Pioneering center reports ‘moderate’ success rate with Fiber Optic RealShape technology in first 50 patients

Giuseppe Panuccio

Vascular surgeons from the medical center that pioneered use of the radiation-lowering Fiber Optic RealShape (FORS) imaging modality reported a 62% technical success rate using the first-generation version of the technology across the first 50 procedures performed. 

The data were reported at the 2022 Vascular Annual Meeting (VAM) in Boston (June 15–18) by Giuseppe Panuccio, MD, from University Heart and Vascular Center Hamburg in Germany, who told those gathered his team’s work with the system represented “moderate success cannulating aortic branch vessels and a high potential in reducing radiation exposure.”  

The cases involved—mostly branched and fenestrated endovascular aneurysm repairs (B/FEVARs) all performed by three operators—were carried out between February 2020 and February 2021 in Hamburg using the FORS guidewire and a pair of FORS catheters (with conventional catheter compatibility). A total of 186 tasks were included in the study. 

Challenges related to vessel catheterization, including stenosis >50% and angulation >45º, were assessed, as were the time required for each catheterization as well as radiation exposure. 

Panuccio reported no FORS-related complications as he delivered the data showing a 62% rate of technical success, with 38% of the cases abandoned. “What was really impressive was that when FORS was successful, the amount of radiation required for catheterization was really minimal,” he said. “You have to consider that inside of the radiation needed for catheterization, we consider also the angiography that was performed before the catheterization.” 

Reduced technical success was associated with cannulation of renal arteries, vessel angulation, and vessel stenosis, he told VAM 2022. Catheterization tasks through a branch of a complex aortic endograft frequently required a non-FORS catheter—technical success with the FORS catheter was 18% (p<0.001), Panuccio revealed. Successful FORS task catheterization was associated with a significant three-fold radiation exposure reduction (dose area product 12.5 vs. 4.4 cGycm2, p<0.001). Further, success ranged from 81% at the superior mesenteric artery to 42% at the celiac trunk. Panuccio said the operators also encountered problems with branches (success rate of 52%), angulation (33%), and stenosis greater than 50% (17%).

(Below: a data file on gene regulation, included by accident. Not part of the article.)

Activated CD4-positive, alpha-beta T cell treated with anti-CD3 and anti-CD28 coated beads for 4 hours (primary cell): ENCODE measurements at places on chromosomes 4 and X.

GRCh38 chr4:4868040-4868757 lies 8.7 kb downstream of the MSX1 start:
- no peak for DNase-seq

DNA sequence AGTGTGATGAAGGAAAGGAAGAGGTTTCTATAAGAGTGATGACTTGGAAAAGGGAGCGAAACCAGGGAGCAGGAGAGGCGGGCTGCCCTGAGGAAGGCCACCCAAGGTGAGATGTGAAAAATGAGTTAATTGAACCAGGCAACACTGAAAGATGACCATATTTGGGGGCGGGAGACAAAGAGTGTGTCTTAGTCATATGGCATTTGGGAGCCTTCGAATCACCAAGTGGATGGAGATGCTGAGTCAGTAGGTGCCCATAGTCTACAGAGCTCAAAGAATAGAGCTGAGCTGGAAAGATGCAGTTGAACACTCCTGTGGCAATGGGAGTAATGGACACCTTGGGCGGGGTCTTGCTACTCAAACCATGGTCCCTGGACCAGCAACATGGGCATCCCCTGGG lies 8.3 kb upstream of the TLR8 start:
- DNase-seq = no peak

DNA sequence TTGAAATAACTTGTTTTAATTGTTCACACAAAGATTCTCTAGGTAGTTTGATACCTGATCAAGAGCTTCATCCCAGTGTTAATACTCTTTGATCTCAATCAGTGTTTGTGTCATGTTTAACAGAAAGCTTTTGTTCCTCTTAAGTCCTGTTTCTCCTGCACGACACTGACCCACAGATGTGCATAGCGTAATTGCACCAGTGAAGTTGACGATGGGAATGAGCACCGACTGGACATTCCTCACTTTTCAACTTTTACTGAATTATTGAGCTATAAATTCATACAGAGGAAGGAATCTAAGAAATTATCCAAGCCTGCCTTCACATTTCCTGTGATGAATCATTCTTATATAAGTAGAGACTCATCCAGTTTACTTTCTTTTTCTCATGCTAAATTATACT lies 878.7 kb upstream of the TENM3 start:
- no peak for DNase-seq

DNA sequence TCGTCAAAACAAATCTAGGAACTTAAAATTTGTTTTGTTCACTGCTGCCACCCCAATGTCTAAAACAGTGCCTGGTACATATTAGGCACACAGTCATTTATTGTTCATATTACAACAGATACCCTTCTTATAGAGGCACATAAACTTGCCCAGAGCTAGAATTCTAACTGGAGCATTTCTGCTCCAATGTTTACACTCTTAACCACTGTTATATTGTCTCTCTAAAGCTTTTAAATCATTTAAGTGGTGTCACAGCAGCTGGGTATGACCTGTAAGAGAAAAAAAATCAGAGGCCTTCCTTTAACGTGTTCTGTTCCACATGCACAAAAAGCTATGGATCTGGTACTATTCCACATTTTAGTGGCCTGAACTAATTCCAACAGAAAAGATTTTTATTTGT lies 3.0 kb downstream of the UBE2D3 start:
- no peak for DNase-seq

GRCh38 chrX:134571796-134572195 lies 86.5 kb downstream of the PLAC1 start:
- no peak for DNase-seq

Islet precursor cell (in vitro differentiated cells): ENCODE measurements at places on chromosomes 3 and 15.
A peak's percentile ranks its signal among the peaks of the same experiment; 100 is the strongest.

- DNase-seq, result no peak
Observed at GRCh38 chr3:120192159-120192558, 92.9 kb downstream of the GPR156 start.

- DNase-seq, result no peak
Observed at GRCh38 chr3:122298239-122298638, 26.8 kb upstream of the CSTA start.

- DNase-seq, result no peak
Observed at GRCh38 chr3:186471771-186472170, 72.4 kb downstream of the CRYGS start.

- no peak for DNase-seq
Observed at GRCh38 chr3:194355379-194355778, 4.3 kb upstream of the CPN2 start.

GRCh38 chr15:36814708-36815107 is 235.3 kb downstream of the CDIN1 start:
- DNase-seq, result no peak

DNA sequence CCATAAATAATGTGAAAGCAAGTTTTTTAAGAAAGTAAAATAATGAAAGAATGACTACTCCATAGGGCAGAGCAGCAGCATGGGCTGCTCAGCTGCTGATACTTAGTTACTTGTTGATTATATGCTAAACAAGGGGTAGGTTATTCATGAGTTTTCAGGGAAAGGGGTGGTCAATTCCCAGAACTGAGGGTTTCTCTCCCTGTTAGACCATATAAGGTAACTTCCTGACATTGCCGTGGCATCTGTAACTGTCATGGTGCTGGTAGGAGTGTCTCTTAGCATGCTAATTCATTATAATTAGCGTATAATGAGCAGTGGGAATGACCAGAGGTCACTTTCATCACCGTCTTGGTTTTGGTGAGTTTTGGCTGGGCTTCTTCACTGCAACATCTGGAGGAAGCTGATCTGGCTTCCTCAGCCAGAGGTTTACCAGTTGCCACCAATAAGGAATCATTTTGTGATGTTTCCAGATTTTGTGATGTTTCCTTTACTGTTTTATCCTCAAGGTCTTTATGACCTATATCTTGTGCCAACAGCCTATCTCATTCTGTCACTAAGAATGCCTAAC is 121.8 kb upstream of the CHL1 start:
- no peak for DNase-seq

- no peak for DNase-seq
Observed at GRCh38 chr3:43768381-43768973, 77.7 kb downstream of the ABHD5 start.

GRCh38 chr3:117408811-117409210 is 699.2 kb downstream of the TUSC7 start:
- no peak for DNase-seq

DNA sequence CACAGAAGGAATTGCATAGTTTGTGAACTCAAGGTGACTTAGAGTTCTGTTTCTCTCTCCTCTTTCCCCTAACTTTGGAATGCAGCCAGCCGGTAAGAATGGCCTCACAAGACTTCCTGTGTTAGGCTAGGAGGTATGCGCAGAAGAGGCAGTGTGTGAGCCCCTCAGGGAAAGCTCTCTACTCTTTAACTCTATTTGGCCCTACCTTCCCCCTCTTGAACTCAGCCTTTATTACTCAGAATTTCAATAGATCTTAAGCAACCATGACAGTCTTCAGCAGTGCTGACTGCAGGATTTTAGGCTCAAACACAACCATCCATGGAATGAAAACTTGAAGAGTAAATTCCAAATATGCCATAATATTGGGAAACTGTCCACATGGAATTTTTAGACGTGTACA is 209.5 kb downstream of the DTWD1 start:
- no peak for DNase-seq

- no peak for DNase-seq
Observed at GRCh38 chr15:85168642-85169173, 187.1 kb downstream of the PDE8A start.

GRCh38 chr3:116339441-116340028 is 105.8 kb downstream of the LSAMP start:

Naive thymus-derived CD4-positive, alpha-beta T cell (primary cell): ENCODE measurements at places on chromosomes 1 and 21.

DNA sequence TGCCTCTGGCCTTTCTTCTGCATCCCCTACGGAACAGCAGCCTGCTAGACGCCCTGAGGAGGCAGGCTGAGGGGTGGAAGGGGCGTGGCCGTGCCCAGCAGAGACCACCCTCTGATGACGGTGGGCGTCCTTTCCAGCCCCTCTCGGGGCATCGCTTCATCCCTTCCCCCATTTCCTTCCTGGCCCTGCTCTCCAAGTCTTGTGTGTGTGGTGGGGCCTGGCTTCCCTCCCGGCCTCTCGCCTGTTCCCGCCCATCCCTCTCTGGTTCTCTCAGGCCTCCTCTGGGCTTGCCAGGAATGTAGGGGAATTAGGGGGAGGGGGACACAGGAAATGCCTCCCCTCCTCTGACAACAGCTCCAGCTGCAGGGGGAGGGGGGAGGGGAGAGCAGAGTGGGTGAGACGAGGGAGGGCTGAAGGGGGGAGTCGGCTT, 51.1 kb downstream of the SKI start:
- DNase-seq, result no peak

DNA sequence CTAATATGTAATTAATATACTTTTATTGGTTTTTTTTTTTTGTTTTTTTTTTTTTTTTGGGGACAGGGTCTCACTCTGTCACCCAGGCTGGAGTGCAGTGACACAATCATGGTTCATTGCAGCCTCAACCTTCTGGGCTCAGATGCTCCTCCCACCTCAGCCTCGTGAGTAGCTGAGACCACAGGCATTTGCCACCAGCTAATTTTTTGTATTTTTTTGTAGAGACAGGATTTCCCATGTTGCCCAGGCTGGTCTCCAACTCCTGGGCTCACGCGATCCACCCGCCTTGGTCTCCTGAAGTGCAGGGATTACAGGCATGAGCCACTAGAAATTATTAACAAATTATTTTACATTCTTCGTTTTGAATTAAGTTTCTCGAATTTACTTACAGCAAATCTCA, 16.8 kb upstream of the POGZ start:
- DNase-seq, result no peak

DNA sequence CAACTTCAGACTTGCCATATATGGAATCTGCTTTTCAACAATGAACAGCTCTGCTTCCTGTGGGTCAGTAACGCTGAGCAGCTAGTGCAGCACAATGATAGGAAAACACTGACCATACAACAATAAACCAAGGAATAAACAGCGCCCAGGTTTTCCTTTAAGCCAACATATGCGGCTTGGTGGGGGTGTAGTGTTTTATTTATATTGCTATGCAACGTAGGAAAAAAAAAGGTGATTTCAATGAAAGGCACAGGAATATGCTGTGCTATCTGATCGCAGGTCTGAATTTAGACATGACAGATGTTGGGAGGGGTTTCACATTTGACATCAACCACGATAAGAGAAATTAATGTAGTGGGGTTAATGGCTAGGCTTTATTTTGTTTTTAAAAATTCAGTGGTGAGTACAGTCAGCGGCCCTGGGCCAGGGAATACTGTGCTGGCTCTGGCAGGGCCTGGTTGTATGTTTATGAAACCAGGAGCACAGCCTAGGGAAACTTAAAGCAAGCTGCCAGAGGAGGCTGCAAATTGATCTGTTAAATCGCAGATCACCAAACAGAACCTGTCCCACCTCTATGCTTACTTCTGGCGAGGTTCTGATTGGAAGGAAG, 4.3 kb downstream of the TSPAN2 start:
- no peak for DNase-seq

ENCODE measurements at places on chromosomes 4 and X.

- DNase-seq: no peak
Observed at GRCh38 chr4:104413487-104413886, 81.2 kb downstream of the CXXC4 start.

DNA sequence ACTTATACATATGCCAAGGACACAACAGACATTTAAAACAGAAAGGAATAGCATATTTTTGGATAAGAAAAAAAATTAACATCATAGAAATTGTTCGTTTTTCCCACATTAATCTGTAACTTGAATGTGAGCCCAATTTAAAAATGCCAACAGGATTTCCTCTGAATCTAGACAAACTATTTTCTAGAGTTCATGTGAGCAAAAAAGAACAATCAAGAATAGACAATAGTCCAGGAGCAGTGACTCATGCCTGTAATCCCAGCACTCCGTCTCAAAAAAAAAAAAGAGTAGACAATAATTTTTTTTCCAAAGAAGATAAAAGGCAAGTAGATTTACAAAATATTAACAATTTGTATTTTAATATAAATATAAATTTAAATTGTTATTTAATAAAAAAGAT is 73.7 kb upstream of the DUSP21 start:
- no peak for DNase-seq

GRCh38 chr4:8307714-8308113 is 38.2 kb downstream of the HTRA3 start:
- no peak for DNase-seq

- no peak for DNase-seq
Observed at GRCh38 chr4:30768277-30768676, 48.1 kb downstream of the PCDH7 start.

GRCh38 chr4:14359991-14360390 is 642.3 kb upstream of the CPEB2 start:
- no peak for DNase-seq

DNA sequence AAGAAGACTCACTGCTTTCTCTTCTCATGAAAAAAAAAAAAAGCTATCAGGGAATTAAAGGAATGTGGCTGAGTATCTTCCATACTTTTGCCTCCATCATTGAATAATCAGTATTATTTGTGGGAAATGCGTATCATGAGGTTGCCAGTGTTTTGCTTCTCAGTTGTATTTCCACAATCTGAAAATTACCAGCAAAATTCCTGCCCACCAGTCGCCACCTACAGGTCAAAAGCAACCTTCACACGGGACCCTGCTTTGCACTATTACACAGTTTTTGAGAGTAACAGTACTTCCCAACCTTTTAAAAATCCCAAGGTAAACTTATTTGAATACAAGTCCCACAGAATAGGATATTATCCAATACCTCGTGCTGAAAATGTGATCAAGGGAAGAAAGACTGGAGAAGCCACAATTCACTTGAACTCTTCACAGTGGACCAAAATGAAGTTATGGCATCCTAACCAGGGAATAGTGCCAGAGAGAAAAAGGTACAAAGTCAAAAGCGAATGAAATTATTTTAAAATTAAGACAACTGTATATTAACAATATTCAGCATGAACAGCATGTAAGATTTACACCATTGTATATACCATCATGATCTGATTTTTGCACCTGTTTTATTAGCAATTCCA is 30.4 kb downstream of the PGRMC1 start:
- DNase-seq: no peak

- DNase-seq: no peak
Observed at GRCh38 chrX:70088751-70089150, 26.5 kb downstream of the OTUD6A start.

“The reduced success rate observed in challenging anatomy appears related to the limited availability of FORS catheter shapes and its device properties,” the authors concluded. “Iterative FORS improvements are underway to address these limitations with the hopes of increasing success.” 

Panuccio said the researchers expect visualization improvements when using conventional catheters to be forthcoming. Further evaluation is ongoing through a FORS multicenter registry, which includes nine transatlantic centers and more than 350 enrolled patients. 

Gustavo Oderich, MD, a moderator of the session in which Panuccio was presenting, commented on the “changing paradigm” the technology and associated data represented, and also queried Panuccio on how many of the tasks he and his colleagues couldn’t complete were down to not having the proper wire or catheter versus an inability to see other landmarks. 

“One of the main limitations was the material properties—but also how we learn how to use it,” Panuccio said. “You have to completely reset how you use the wire and with which catheter is the best combination. Material properties have to be developed, improved.” 


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